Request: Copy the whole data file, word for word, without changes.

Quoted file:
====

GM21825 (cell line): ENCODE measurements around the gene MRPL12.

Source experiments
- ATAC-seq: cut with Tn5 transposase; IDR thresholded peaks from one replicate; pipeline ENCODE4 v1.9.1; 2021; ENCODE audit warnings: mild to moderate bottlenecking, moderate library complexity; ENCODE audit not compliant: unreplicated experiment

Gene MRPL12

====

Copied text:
GM21825 (cell line): ENCODE measurements around the gene MRPL12.

Source experiments
- ATAC-seq: cut with Tn5 transposase; IDR thresholded peaks from one replicate; pipeline ENCODE4 v1.9.1; 2021; ENCODE audit warnings: mild to moderate bottlenecking, moderate library complexity; ENCODE audit not compliant: unreplicated experiment

Gene MRPL12